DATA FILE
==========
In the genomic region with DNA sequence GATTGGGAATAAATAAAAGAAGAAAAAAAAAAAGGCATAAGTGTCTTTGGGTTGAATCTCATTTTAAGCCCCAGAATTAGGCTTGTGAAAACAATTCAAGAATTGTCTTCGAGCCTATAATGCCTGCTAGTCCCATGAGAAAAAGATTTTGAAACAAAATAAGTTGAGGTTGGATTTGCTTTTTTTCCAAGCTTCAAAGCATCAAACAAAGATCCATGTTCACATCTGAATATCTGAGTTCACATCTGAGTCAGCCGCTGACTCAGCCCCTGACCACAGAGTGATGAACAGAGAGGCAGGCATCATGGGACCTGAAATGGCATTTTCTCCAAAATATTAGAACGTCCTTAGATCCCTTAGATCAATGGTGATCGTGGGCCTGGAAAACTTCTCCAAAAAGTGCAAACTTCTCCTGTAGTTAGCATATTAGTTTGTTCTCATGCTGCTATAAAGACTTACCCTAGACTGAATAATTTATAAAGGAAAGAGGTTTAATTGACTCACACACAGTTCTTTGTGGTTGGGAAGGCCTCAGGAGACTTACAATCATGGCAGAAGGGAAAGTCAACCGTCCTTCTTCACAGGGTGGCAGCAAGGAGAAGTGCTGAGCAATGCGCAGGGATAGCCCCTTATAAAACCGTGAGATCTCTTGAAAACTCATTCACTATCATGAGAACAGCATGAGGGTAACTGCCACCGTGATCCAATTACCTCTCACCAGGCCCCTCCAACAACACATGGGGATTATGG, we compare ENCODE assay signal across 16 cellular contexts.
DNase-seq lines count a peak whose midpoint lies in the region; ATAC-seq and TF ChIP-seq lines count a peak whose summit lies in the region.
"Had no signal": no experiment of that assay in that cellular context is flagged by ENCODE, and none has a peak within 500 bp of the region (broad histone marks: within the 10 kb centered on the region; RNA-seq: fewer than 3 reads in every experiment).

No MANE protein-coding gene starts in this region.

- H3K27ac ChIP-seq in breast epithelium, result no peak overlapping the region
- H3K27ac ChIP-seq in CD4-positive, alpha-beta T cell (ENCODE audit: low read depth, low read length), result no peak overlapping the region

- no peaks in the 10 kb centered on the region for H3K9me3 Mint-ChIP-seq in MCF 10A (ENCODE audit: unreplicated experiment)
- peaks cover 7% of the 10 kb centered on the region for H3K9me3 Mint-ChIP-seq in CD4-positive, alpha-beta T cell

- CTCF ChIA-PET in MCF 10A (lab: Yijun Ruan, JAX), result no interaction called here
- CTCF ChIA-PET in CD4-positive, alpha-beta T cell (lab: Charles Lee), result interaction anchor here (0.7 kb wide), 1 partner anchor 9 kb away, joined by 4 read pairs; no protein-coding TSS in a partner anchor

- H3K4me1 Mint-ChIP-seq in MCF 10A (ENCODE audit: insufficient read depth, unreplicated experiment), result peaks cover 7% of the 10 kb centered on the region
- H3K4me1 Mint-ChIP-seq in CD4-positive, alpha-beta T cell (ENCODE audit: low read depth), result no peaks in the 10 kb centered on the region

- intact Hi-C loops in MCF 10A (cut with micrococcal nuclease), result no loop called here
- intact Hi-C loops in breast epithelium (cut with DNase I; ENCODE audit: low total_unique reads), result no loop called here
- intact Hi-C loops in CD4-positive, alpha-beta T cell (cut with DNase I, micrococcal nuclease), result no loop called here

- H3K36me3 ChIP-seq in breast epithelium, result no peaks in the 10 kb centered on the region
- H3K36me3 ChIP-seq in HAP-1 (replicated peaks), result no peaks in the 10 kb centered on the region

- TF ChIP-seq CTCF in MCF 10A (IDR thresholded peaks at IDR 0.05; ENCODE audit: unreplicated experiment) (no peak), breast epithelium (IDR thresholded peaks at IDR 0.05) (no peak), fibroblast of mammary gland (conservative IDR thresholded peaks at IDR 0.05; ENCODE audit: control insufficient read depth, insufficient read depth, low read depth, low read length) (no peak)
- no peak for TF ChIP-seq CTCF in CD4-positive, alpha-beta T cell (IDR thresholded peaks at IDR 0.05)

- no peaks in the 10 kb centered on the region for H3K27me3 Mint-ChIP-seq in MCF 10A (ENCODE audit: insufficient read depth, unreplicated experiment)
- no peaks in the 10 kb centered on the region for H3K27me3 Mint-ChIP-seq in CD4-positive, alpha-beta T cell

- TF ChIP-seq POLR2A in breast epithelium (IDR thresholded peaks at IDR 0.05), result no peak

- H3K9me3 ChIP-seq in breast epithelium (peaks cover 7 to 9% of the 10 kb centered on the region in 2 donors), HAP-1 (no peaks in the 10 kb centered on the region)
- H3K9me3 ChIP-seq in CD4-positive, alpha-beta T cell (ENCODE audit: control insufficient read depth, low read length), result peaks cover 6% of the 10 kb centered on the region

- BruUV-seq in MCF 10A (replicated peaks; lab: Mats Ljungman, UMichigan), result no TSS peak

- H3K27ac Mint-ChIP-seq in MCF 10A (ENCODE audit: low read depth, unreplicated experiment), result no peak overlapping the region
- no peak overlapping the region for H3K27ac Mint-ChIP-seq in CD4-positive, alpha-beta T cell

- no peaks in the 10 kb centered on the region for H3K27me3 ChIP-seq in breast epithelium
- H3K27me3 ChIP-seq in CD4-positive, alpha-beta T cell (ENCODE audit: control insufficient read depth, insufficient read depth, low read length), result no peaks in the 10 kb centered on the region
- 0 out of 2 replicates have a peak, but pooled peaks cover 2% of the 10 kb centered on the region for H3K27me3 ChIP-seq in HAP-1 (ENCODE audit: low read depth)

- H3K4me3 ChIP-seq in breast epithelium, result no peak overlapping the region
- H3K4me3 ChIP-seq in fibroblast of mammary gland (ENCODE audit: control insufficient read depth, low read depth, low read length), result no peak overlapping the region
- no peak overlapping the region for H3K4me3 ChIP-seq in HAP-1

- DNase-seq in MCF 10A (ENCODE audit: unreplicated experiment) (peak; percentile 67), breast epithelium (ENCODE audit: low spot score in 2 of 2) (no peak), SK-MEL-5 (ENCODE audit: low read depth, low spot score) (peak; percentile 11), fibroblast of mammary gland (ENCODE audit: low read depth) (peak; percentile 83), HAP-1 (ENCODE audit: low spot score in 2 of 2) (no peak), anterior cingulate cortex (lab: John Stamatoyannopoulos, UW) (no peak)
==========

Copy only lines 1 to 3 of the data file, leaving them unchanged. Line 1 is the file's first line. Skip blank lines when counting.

In the genomic region with DNA sequence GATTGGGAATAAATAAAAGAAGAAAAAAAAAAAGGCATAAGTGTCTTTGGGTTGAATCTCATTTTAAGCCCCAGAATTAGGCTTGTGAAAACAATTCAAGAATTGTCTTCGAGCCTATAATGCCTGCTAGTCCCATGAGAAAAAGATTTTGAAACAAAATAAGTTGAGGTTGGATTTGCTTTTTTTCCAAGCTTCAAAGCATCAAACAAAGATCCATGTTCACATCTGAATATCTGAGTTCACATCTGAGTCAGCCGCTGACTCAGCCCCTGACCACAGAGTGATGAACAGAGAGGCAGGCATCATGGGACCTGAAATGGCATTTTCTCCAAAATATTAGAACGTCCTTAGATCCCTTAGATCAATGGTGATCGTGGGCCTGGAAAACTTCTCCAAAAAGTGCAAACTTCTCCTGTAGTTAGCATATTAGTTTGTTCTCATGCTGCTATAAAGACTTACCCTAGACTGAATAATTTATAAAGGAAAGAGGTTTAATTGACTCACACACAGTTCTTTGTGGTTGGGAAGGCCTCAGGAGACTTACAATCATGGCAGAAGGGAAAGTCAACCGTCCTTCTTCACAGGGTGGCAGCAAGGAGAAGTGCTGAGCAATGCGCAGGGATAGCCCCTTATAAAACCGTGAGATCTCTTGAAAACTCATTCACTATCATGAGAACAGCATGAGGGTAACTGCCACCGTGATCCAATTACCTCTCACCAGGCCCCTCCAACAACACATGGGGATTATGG, we compare ENCODE assay signal across 16 cellular contexts.
DNase-seq lines count a peak whose midpoint lies in the region; ATAC-seq and TF ChIP-seq lines count a peak whose summit lies in the region.
"Had no signal": no experiment of that assay in that cellular context is flagged by ENCODE, and none has a peak within 500 bp of the region (broad histone marks: within the 10 kb centered on the region; RNA-seq: fewer than 3 reads in every experiment).